Texte paru dans: / Appeared in:

  41:1 (09-10 /2017)
Pour s'abonner / Subscription information
Les abonnés à Fanfare Magazine ont accès aux archives du magazine sur internet.
Subscribers to Fanfare Magazine have access to the archives of the magazine on the net.


Code-barres / Barcode : 3760195734278


Outil de traduction ~ (Très approximatif)
Translator tool (Very approximate)

Reviewer: Bertil van Boer


Continuing a trend that focuses on performers rather than composers, this disc explores works written for castrato Nicola Grimaldi (1673–1732), also known as Nicolino. Trained in Naples in the Conservatorio della Pietà dei Turchini, his vocal skill even as a young boy was enough to debut at 12 years old. Following the operation, his voice matured downwards towards the mezzo range, but he maintained his stature as a leading singer due both to its dexterity and deep expressive quality. It also did not hurt that he was apparently a consummate actor, able to portray a variety of operatic characters with considerable emotion and realism. His early association with Alessandro Scarlatti also helped to some degree, but by 1700 he had outgrown Naples and began a career elsewhere, eventually arriving in London in 1708. By 1712 he had become acquainted with Handel, performing in Rinaldo, one of the composer’s greatest successes. For much of the rest of his life he apparently traveled back and forth to Italy, and his success and fame, never quite on the level of Farinelli, nonetheless won him many fans even as he aged. Of course, his roles in the opera seria of the time were legion, but this disc attempts to give some examples, performed by countertenor Carlo Vistoli with a small Baroque period instrument ensemble, the Talenti Vulcanici.

First off, I am not entirely convinced of using various instrumental bits from the operas in a disc devoted to a single singer’s legacy. It’s not that the performances lack talent. Indeed, the rather feisty Prelude to Rinaldo is short enough not to disturb at the beginning, but when the entire overture is performed later on, it seems a bit of overkill, as does the inclusion of the instrumental sinfonia from Amadigi. Both are done with a cautious style that is perfectly nice though not revelatory. Indeed, there is more than a bit of musical similarity in the slow openings, very French with extensive double dotted rhythms, and the contrapuntal faster sections that seem to wander as is Handel’s wont. The Sarro overture, on the other hand, seems more Italian in its opening fanfares and unisons that call the audience to order. His short 30-second second movement evokes Vivaldi in the dotted rhythms that lead directly into a rather stark triple meter dance movement that was more than a little modern in the late Baroque style. As for the arias, they are show-stoppers. In the Sarro first example from Arsace, the agitation and tortuous coloratura demonstrate a good grasp of the opera seria solo aria form. This is a sort of “Take that, Farinelli” in terms of difficulty, but it is short, perhaps because it is an expostulation rather than a tour de force. The two Pergolesi arias from Salustia are at the dawn of the Classical style, with the first a lyrical content interrupted by some definitive unisons. It is clear here that the range indicates Nicolino was getting on in years, since the tessitura is hardly as expansive as in the Handel examples. The second aria, “Per trucidar,” is typical as an agitato with a bit of recitative inserted into the stormy main section. Again, the tessitura is not great, with Pergolesi writing for someone whose voice is not still in its prime but that can still wield much dramatic expression. Of the Handel arias, the “Cara sposa” from Rinaldo stands out as gentle, soaring, and quite dramatic, with its opening mezza di voce and gently mournful lyrical line. It is a tour de force that requires great stamina, not for the pyrotechnics but rather for the need for constant emotional display.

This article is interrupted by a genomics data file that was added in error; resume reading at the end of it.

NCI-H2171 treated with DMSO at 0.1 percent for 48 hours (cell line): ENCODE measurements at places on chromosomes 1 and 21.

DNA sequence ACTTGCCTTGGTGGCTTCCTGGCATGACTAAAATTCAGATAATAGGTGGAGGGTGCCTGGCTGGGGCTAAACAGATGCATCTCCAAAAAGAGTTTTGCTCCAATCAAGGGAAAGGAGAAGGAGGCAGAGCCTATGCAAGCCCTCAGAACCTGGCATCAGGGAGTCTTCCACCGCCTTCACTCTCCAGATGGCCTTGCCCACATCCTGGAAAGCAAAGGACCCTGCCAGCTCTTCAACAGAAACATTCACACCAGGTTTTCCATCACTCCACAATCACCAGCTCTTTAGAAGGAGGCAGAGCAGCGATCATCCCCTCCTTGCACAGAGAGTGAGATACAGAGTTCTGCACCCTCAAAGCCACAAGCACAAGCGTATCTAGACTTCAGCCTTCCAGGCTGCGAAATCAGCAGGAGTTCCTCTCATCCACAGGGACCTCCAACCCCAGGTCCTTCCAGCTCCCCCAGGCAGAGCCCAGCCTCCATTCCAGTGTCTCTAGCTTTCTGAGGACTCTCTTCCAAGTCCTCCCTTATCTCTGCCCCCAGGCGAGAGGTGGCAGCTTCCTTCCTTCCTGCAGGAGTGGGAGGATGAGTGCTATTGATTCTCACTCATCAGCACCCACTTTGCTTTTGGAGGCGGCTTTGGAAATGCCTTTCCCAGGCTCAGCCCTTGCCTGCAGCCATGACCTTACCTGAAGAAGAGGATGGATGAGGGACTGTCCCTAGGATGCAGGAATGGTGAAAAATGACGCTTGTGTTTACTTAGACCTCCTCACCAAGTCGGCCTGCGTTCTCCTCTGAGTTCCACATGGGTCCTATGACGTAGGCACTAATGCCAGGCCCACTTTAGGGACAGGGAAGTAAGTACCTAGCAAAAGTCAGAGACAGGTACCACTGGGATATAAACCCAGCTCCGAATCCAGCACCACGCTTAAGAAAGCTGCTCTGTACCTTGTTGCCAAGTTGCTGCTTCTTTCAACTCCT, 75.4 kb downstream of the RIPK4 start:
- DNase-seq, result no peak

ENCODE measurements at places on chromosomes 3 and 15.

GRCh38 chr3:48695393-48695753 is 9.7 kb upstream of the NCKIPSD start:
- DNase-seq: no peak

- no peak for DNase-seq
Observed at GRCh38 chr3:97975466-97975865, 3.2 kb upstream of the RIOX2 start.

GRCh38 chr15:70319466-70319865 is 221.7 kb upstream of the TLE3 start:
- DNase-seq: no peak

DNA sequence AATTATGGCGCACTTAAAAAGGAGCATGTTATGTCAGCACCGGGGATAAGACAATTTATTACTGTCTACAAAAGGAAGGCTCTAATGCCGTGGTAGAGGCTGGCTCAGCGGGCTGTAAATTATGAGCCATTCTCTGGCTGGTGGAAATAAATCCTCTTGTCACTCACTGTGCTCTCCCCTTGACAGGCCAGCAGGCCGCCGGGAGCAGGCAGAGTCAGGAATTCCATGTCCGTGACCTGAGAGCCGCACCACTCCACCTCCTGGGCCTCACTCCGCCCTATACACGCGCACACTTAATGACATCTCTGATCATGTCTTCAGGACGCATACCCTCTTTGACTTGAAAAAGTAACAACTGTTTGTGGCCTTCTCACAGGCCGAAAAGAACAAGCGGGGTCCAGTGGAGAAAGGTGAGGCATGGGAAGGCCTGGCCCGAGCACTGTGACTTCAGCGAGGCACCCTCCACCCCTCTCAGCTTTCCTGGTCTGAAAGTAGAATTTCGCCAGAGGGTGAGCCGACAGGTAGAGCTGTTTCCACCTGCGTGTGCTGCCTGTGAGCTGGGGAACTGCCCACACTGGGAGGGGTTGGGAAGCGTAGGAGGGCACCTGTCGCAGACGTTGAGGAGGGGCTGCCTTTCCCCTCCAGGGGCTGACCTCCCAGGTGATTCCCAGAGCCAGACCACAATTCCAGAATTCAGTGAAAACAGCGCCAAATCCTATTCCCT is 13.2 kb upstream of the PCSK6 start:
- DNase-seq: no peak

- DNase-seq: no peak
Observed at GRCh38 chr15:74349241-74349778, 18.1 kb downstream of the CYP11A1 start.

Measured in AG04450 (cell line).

Countertenor Vistoli does a nice job in recreating Nicolino’s dramatic style. He doesn’t force his tone or his lyricism, and as a result the voice contains some particularly moving emotion. I am less impressed by the Talenti Vulcanici, which I find a bit inconsistent. The violins in particular are scratchy at times in their upper registers, but the two oboes know how to give their lines nice nuances. The tempos seem a bit staid at times, though in rapid passages, such as that of “Cara sposa,” the brief outbursts have considerable energy. Given that most of this is already available elsewhere for complete recordings, I would suggest that this disc will be of interest to those who wish to compare the music that the composers of that age wrote for particular castrati. For that reason alone it would be worthwhile acquiring.

Fermer la fenêtre/Close window

   Support us financially by purchasing this disc from eiher one of these suppliers.
  FR  -  U.S.  -  UK  -  CA  -  DE  JA -  
Un achat via l'un ou l'autre des fournisseurs proposés contribue à défrayer les coûts d'exploitation de ce site.

Cliquez l'un ou l'autre bouton pour découvrir bien d'autres critiques de CD
 Click either button for many other reviews